SOMEONE ELSE’S WINDOWS: A deserted plaza

MALAYBALAY CITY (MindaNews) – That three journalists in Butuan City were acquitted of libel on Monday was refreshing news, like rain after a long dry spell. Judge Augustus Calo of Regional Trial Court Branch 5 cited the constitutional right to freedom of expression in dismissing the case filed by former mayor Daisy Plaza against Maria Kristina E. Cassion, Franklin A. Caliguid, and Alberto Endozo Jr.

Calo’s decision also highlighted what could be obvious by now: the Plazas can no longer do as they please in Butuan. The courtroom defeat added to the pain of the political dislocation they suffered after May 2010. For decades dating back to the pre-martial law era, they held the city in their hands. Now all they can do is rage over the unfavorable decision of a local judge.

In all those years, nobody dared cross the Plazas. Lesser politicians kowtowed to their wishes. The local media heaped praises on them, and was ever careful not to court their ire or displeasure. This explains their abhorrence toward criticisms of the way they ran the local government, proof of which was the libel case filed against Cassion et al based on a letter-to-the-editor published in the local paper where the three journalists had worked.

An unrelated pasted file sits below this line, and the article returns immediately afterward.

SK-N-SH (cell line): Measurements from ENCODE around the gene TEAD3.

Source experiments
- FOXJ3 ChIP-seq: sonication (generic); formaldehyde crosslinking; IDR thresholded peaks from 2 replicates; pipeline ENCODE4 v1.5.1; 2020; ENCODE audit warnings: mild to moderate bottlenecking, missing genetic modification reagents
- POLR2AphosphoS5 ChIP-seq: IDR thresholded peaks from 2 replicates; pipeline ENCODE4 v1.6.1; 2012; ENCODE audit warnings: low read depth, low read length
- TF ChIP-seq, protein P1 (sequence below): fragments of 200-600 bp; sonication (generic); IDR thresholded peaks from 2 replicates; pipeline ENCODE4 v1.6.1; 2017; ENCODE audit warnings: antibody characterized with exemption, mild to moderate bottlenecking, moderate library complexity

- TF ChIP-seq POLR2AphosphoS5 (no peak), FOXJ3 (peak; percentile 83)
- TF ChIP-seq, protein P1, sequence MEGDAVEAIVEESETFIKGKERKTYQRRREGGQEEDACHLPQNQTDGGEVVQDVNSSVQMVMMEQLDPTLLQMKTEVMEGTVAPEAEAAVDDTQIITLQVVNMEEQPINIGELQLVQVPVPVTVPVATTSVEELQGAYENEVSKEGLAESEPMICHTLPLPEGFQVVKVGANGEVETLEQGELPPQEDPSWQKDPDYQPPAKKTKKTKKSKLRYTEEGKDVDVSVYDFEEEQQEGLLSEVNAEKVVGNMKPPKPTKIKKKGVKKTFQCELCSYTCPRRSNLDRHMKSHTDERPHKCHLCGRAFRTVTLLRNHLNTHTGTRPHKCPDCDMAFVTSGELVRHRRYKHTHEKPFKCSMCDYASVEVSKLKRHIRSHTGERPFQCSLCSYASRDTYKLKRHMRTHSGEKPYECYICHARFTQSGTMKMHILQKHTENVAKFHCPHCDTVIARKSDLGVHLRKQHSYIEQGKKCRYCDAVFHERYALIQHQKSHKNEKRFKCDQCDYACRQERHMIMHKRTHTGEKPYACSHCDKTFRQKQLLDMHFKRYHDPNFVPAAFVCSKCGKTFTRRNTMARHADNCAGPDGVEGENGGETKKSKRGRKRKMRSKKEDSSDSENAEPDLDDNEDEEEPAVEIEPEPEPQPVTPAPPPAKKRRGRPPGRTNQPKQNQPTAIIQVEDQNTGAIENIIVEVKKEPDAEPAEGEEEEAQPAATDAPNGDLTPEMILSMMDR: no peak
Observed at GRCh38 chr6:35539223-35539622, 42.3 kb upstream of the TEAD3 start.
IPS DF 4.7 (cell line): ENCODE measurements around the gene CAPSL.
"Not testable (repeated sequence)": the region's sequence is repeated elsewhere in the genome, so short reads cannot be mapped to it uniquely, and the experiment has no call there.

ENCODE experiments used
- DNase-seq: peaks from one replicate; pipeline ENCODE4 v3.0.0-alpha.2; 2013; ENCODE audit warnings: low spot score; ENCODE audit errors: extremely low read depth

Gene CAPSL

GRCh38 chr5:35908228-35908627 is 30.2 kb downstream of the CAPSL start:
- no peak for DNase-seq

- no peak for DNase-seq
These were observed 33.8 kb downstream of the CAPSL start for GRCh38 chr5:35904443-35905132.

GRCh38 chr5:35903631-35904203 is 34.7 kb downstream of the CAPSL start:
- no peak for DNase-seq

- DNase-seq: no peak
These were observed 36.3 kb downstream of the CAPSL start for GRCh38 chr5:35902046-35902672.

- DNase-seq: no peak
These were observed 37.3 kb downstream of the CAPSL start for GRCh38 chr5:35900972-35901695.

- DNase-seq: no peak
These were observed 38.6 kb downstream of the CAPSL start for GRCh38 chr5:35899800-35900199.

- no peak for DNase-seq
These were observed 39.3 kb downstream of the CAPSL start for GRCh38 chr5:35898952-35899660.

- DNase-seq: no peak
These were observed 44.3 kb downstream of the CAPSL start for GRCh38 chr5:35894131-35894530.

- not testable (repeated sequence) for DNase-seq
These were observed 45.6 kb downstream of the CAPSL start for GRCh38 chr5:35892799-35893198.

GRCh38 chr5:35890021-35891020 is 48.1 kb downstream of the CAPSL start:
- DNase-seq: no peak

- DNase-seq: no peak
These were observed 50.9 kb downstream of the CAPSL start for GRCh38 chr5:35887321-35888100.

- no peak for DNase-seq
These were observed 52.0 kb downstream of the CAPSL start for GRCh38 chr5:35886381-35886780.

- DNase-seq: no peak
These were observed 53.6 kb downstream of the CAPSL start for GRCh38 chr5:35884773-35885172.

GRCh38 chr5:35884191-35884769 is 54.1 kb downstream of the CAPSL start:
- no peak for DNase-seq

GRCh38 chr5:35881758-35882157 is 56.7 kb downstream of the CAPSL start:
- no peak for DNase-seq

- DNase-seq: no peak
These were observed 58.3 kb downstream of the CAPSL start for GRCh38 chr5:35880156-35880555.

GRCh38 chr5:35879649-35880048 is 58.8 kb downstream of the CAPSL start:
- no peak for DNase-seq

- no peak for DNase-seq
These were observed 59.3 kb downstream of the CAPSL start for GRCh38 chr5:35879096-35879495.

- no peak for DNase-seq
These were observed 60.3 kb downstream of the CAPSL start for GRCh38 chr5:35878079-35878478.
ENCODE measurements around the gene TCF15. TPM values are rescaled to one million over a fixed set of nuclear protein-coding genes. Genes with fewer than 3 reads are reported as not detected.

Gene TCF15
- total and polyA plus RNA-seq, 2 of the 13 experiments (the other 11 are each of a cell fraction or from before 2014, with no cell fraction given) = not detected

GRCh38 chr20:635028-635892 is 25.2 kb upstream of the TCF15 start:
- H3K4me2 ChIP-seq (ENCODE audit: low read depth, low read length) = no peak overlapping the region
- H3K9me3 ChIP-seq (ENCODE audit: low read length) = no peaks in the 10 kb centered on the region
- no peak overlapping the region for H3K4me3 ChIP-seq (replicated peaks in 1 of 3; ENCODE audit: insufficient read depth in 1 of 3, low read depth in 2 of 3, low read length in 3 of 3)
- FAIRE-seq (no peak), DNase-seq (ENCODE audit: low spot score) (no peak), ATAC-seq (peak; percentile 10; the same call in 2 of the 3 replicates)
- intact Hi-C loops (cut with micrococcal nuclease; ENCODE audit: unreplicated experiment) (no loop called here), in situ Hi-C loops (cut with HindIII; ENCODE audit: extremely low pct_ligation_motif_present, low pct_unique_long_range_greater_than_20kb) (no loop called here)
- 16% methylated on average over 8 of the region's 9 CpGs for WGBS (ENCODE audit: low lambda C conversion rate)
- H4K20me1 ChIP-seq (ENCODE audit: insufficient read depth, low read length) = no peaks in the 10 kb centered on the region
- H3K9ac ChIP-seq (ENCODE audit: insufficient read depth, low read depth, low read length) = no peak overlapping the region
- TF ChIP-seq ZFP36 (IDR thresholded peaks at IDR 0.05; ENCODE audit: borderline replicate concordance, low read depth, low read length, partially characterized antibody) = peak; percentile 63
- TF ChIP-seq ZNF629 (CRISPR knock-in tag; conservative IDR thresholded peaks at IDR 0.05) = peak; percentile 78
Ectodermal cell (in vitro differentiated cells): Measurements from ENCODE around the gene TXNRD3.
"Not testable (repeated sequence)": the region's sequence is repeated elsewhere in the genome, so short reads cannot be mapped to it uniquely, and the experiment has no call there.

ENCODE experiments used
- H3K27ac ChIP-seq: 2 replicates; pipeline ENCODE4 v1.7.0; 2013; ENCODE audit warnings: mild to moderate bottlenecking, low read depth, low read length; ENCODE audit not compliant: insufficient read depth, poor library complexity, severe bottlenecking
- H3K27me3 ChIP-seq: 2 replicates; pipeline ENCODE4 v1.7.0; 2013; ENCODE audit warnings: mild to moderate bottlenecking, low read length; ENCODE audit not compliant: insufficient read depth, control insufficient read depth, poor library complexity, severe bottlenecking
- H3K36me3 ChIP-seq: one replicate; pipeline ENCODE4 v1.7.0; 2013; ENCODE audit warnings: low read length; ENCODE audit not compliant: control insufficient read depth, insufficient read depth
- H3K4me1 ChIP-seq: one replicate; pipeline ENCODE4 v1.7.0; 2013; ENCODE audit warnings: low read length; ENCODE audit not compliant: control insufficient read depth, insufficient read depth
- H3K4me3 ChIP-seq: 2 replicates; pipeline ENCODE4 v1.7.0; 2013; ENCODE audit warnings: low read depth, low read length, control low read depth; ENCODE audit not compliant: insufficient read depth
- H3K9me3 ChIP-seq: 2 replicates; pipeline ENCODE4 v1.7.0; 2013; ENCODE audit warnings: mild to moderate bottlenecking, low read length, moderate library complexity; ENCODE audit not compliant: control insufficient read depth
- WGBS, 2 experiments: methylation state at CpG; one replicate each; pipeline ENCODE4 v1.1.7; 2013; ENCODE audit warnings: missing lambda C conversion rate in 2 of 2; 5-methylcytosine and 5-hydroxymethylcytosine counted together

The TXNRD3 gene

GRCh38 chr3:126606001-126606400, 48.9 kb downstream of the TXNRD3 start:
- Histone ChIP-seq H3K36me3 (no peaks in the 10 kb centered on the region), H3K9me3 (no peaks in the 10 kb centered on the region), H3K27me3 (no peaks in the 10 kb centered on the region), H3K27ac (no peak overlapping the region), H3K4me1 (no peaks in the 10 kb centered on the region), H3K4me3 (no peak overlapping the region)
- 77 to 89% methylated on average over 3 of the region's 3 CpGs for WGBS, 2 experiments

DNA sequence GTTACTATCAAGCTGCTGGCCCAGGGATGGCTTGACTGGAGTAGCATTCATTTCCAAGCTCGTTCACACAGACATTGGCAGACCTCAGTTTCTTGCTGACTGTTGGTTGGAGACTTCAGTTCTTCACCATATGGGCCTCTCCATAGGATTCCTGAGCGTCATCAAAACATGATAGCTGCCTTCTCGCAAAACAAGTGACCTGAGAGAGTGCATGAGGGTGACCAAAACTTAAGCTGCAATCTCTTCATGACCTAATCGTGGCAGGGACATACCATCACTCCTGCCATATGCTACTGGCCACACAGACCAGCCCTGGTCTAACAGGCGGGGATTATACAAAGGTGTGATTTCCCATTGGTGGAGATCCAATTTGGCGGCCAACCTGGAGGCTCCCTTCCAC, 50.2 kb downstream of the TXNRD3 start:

The letter alleged that Ms Plaza received bribe money from a construction firm for a road project in Barangay Bonbon.

The ex-mayor could have put the issue to rest with a reply denying the accusation. But having been used to seeing the local media treat them as gods, she opted to sue the three journalists, apparently as a warning to others who may find the courage to say that the emperor – I mean empress – has no clothes on.

Finding legal redress was farthest from Ms Plaza’s mind; all she wanted was to teach Cassion and company a lesson. As Erwin Mascarinas reported, she told a local TV station that she wanted to “discipline” the accused. That statement smacks of the mentality of one who is used only to hearing good things being said about her or the way she governed the city.

Be that as it may, I’m confused why it took nearly ten years for the case to be resolved. It would be speculative, if not unfair, to say that the judge had long ago wanted to decide on it but waited for an opportune time. Like after the political defeat of the Plazas in Butuan?

These things won’t matter anymore to Cassion, Caliguid and Endozo Jr. The libel case is now just history. And so are the Plazas of Butuan. (H. Marcos C. Mordeno can be reached at hmcmordeno@gmail.com.)